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The 2004 South Asian Tsunami - A Personal Account From Phuket, Thailand

Updated on April 16, 2012

The 2004 South Asian Tsunami

On Sunday, December 26, 2004, Southern Asia was ravaged by an earthquake off the coast of Sumatra, and the following tsunami killing over 240,000 people in 14 countries. In the days following the tsunami, Phuket Thailand became the focus of reports on CNN, BBC, and the world media. The damage to Phuket was severe, however on a much smaller scale than the devastation that was felt in Banda Aceh Indonesia, Sri Lanka and India. At the time of the tsunami, I was living in Phuket with my family and running a small business renting motorcycles to tourists. I will offer my personal account of the day of the tsunami as well as the affect in the days and weeks after.


Boxing Day, Dec 26, 2004 -

I awoke in a panic, with my wife shaking me and babbling about some kind of emergency. My head was pounding and my mouth was bone dry, I was feeling the pain of a vicious hangover as a result of all the Christmas cheer the night before. I had only been in bed for 3 or 4 hours when I was rudely awaken. I asked my wife what was the matter, and she said "nam tuem" (the Thai word for flooding). It was a hot morning with the sun beating down, causing me to be drenched with sweat while I slept. So I knew that any flooding caused by rain was totally out of the question. I was not feeling well at all, and all I wanted to do was get back to sleep. I asked my wife if there was a problem with the pipes in the house that might be causing the flooding? She told me that the water was not flooding in our house, but flooding from the ocean in nearby towns. At this point I lost my patience, and I told her that "oceans don't flood, don't be ridiculous!", and I asked her to leave me alone so I could go back to sleep.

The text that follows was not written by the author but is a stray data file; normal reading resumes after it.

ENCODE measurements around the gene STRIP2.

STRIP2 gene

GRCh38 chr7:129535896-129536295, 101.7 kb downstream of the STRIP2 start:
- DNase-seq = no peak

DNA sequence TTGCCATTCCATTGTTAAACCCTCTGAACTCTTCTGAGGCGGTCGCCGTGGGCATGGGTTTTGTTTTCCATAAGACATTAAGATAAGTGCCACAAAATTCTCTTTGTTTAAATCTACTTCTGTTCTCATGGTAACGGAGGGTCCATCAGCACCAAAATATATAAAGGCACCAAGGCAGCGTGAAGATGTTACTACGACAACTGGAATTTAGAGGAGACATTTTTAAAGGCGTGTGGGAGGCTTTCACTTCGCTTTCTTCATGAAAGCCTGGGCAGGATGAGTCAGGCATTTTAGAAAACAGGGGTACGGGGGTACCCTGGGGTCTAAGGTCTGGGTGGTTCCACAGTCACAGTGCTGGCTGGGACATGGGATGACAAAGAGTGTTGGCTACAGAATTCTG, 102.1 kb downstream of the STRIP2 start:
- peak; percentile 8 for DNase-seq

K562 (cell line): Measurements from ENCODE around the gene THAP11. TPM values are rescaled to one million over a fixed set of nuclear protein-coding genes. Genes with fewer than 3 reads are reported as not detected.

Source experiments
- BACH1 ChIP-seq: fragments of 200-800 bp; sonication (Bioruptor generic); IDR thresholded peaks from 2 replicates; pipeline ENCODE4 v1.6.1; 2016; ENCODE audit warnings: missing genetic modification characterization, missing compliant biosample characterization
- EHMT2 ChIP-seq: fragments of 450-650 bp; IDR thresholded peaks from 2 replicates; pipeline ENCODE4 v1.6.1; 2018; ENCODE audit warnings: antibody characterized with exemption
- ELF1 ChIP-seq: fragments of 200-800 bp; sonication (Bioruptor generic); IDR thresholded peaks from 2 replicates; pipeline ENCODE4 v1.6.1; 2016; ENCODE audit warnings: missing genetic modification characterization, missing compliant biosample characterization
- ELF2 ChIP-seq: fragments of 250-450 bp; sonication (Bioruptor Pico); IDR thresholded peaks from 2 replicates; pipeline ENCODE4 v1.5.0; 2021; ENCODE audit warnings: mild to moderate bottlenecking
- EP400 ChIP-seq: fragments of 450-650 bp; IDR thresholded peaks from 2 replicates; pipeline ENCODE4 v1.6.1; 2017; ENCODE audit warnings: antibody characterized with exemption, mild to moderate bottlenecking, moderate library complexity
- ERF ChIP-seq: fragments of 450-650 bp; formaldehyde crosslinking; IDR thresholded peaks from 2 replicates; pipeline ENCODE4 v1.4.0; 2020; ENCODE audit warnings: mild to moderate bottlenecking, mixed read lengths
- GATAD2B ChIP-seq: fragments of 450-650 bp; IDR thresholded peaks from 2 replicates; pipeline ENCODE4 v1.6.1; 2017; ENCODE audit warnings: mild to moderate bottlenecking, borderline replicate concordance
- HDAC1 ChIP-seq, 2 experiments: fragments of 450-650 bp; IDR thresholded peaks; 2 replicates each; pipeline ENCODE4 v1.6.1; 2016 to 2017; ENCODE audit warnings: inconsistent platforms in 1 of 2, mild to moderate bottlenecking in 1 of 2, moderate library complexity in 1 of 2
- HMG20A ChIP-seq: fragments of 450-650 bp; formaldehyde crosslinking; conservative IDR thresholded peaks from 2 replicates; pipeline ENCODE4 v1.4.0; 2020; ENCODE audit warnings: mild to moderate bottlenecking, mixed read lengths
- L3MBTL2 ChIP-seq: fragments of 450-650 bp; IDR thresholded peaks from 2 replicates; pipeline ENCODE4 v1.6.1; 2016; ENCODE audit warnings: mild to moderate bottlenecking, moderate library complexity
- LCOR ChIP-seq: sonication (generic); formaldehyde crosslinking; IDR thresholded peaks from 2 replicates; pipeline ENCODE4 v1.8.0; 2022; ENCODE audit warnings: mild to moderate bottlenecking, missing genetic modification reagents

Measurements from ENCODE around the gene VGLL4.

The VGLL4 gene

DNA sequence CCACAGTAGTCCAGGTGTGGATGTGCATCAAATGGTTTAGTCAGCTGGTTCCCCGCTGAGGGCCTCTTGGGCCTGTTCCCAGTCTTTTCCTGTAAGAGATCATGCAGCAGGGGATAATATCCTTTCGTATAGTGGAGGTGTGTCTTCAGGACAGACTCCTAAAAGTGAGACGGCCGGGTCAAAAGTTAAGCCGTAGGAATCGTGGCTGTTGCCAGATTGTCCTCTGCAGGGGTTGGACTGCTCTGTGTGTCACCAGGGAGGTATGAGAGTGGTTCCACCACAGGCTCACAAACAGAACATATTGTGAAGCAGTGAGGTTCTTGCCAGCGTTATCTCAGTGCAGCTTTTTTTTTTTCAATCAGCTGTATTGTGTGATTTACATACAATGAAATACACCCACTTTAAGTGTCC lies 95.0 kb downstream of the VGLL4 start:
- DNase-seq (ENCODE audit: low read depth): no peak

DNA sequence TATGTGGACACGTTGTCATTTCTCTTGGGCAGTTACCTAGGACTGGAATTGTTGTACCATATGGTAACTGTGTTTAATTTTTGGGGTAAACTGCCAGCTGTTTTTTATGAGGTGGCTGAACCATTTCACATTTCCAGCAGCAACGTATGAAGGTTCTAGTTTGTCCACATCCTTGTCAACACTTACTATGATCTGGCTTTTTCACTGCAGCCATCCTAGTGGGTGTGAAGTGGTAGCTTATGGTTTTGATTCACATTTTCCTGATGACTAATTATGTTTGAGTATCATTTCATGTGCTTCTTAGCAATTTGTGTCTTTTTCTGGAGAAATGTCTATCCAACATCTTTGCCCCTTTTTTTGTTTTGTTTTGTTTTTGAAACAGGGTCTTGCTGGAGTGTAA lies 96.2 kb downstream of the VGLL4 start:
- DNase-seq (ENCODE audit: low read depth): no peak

After only 5 more minutes, she was shaking me again, insisting that there was a true emergency. I was very annoyed, and I told her firmly "listen woman! Oceans don't flood, not unless there is a tsunami, and there sure as hell will not be one of those today!". I knew that my only chance to get any sleep today would be to convince my wife and her family that there was nothing to worry about. So I jumped out of bed, threw on a pair of shorts and a t-shirt, and told my family that I was going to drive to the beach and check it out, in order to prove that everything was OK. Our home was less than a mile from the beach, and it would take me just a moment to get there on my motorbike.